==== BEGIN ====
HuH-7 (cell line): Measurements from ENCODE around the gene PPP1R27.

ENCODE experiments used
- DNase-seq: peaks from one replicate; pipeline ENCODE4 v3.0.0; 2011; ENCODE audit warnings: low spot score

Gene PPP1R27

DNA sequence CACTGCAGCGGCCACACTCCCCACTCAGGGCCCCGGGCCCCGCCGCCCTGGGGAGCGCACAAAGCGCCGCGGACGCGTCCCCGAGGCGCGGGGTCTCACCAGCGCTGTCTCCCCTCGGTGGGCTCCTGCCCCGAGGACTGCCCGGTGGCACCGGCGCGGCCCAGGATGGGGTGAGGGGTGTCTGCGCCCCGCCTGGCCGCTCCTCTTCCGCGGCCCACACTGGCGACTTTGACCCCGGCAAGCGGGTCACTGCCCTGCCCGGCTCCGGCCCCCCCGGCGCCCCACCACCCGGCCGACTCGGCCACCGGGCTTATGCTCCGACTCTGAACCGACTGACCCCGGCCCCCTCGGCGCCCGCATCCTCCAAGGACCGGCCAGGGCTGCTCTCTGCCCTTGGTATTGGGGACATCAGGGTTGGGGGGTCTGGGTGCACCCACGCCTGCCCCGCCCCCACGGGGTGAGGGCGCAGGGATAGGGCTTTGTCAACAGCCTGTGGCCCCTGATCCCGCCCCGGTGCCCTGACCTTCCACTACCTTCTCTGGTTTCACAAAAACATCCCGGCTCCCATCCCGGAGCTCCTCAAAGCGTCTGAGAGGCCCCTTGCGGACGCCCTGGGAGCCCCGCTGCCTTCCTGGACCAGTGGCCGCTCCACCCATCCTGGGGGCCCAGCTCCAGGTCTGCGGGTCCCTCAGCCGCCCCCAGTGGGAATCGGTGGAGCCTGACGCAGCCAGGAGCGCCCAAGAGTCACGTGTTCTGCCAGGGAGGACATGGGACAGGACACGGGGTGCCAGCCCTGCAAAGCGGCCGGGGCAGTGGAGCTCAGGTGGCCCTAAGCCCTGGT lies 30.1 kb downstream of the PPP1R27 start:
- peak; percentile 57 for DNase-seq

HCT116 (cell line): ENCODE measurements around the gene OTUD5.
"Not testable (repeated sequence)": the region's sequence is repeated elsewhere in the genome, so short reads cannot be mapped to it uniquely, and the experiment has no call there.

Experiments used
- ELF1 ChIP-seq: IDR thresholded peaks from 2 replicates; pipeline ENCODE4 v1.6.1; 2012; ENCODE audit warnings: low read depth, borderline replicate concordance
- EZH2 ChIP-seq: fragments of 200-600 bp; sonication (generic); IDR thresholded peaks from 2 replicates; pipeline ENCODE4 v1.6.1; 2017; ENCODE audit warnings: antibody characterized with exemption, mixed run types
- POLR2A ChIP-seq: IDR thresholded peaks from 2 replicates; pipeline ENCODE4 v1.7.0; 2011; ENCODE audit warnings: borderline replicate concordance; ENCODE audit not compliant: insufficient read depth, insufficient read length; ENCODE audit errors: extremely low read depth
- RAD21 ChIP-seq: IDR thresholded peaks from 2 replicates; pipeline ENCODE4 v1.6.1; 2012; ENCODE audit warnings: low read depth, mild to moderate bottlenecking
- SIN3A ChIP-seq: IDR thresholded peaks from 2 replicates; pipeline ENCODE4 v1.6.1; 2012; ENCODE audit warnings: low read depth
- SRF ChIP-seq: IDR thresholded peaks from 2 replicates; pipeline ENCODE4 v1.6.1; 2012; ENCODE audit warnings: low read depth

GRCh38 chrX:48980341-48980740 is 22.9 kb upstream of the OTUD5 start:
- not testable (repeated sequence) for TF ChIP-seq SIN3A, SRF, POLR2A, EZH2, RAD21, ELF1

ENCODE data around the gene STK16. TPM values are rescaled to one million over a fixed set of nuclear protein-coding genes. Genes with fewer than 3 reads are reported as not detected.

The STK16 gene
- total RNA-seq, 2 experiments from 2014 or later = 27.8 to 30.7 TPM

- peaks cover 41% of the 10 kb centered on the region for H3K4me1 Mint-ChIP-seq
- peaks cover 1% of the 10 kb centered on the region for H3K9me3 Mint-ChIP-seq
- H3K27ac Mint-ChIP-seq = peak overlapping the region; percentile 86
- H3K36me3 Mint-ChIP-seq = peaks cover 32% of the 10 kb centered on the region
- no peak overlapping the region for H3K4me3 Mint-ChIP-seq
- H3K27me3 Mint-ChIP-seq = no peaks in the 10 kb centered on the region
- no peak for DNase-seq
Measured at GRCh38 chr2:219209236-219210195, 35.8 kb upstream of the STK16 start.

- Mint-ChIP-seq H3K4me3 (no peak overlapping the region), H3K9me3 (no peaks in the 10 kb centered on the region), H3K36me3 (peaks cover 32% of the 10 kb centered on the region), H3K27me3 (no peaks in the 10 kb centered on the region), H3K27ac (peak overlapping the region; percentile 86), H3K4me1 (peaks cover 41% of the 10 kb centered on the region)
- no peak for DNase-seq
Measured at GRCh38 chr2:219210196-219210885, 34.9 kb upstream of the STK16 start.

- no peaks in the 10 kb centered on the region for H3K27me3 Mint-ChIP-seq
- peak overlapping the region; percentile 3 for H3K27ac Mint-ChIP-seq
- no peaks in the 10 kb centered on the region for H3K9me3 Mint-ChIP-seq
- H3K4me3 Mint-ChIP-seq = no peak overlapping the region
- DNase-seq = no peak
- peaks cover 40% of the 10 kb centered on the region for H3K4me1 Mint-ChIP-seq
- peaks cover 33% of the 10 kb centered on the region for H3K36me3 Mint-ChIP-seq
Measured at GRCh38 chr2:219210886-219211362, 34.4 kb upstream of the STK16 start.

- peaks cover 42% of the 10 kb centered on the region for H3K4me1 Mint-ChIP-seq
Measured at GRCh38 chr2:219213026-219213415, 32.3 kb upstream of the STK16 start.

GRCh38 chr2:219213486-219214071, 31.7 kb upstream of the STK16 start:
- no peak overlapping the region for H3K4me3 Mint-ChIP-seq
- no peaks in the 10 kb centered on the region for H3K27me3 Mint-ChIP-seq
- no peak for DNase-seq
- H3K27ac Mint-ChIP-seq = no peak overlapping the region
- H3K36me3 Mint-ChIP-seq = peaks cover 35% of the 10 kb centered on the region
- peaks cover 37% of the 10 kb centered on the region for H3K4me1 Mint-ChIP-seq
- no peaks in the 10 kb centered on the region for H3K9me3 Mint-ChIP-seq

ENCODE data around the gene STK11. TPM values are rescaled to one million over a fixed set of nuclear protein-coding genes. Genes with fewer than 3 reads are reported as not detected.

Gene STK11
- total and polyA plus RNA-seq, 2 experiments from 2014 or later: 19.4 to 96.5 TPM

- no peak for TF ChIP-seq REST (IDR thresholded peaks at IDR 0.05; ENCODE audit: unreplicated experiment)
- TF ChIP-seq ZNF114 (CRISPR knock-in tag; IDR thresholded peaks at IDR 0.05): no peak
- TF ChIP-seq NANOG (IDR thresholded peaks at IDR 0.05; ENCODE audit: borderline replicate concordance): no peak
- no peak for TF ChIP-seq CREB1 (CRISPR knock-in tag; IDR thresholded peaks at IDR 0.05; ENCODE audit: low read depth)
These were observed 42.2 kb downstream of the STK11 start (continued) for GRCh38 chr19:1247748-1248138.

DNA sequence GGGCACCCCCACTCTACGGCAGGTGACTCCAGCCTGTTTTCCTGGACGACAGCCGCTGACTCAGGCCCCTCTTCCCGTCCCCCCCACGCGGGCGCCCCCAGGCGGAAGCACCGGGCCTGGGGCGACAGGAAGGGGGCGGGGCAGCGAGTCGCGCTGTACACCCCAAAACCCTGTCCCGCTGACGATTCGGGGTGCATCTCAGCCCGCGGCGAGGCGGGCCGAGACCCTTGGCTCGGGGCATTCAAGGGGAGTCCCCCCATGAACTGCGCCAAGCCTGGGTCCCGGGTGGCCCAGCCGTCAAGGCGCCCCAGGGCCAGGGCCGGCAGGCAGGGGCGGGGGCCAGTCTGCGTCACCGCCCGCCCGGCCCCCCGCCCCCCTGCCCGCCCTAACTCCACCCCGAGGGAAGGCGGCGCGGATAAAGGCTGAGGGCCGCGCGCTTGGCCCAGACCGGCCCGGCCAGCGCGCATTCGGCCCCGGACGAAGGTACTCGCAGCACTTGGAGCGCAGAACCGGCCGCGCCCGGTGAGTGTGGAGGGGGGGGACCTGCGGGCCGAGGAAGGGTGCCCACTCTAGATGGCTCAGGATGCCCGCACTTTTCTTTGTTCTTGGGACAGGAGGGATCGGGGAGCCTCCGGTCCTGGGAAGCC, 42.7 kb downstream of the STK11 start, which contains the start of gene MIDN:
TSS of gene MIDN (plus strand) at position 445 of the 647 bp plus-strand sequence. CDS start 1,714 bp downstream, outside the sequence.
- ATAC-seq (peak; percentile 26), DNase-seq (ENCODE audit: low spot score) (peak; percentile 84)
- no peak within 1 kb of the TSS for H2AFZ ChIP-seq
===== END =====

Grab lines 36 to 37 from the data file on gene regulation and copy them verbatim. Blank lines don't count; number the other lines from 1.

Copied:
- DNase-seq = no peak
- peaks cover 40% of the 10 kb centered on the region for H3K4me1 Mint-ChIP-seq